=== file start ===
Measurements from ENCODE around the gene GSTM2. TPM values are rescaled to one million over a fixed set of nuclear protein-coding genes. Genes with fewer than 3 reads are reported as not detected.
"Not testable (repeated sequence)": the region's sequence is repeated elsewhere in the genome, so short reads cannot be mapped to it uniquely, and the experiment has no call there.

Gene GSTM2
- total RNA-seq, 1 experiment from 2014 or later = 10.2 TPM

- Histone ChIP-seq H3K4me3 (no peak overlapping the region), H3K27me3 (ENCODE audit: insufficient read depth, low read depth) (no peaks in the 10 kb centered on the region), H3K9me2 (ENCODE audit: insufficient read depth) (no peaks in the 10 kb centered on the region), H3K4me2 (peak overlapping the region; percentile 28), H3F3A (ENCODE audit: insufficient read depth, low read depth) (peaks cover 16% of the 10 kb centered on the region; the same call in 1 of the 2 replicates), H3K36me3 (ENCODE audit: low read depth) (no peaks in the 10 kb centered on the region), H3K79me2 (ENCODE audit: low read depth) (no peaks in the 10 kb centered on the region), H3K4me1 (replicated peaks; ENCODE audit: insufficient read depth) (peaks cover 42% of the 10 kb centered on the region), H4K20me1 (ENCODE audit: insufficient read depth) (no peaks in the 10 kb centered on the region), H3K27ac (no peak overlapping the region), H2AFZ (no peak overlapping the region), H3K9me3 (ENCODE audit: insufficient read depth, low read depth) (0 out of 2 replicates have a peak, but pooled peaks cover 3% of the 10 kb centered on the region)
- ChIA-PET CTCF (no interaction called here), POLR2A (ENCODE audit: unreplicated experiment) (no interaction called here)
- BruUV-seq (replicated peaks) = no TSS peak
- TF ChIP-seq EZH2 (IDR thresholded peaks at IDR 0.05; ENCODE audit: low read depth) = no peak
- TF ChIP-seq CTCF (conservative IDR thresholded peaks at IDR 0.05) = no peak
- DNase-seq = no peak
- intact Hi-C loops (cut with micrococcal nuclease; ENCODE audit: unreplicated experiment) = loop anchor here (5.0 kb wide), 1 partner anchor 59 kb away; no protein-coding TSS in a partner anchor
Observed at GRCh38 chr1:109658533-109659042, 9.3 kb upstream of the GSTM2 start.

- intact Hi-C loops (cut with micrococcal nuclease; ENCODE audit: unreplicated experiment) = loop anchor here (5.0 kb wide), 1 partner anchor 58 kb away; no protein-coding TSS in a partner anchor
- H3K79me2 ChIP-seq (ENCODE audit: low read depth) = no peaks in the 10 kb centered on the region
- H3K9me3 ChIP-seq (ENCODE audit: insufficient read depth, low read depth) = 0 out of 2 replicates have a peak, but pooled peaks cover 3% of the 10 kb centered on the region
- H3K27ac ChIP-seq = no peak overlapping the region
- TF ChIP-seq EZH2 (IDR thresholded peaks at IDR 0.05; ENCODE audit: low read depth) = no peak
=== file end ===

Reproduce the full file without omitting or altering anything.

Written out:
Measurements from ENCODE around the gene GSTM2. TPM values are rescaled to one million over a fixed set of nuclear protein-coding genes. Genes with fewer than 3 reads are reported as not detected.
"Not testable (repeated sequence)": the region's sequence is repeated elsewhere in the genome, so short reads cannot be mapped to it uniquely, and the experiment has no call there.

Gene GSTM2
- total RNA-seq, 1 experiment from 2014 or later = 10.2 TPM

- Histone ChIP-seq H3K4me3 (no peak overlapping the region), H3K27me3 (ENCODE audit: insufficient read depth, low read depth) (no peaks in the 10 kb centered on the region), H3K9me2 (ENCODE audit: insufficient read depth) (no peaks in the 10 kb centered on the region), H3K4me2 (peak overlapping the region; percentile 28), H3F3A (ENCODE audit: insufficient read depth, low read depth) (peaks cover 16% of the 10 kb centered on the region; the same call in 1 of the 2 replicates), H3K36me3 (ENCODE audit: low read depth) (no peaks in the 10 kb centered on the region), H3K79me2 (ENCODE audit: low read depth) (no peaks in the 10 kb centered on the region), H3K4me1 (replicated peaks; ENCODE audit: insufficient read depth) (peaks cover 42% of the 10 kb centered on the region), H4K20me1 (ENCODE audit: insufficient read depth) (no peaks in the 10 kb centered on the region), H3K27ac (no peak overlapping the region), H2AFZ (no peak overlapping the region), H3K9me3 (ENCODE audit: insufficient read depth, low read depth) (0 out of 2 replicates have a peak, but pooled peaks cover 3% of the 10 kb centered on the region)
- ChIA-PET CTCF (no interaction called here), POLR2A (ENCODE audit: unreplicated experiment) (no interaction called here)
- BruUV-seq (replicated peaks) = no TSS peak
- TF ChIP-seq EZH2 (IDR thresholded peaks at IDR 0.05; ENCODE audit: low read depth) = no peak
- TF ChIP-seq CTCF (conservative IDR thresholded peaks at IDR 0.05) = no peak
- DNase-seq = no peak
- intact Hi-C loops (cut with micrococcal nuclease; ENCODE audit: unreplicated experiment) = loop anchor here (5.0 kb wide), 1 partner anchor 59 kb away; no protein-coding TSS in a partner anchor
Observed at GRCh38 chr1:109658533-109659042, 9.3 kb upstream of the GSTM2 start.

- intact Hi-C loops (cut with micrococcal nuclease; ENCODE audit: unreplicated experiment) = loop anchor here (5.0 kb wide), 1 partner anchor 58 kb away; no protein-coding TSS in a partner anchor
- H3K79me2 ChIP-seq (ENCODE audit: low read depth) = no peaks in the 10 kb centered on the region
- H3K9me3 ChIP-seq (ENCODE audit: insufficient read depth, low read depth) = 0 out of 2 replicates have a peak, but pooled peaks cover 3% of the 10 kb centered on the region
- H3K27ac ChIP-seq = no peak overlapping the region
- TF ChIP-seq EZH2 (IDR thresholded peaks at IDR 0.05; ENCODE audit: low read depth) = no peak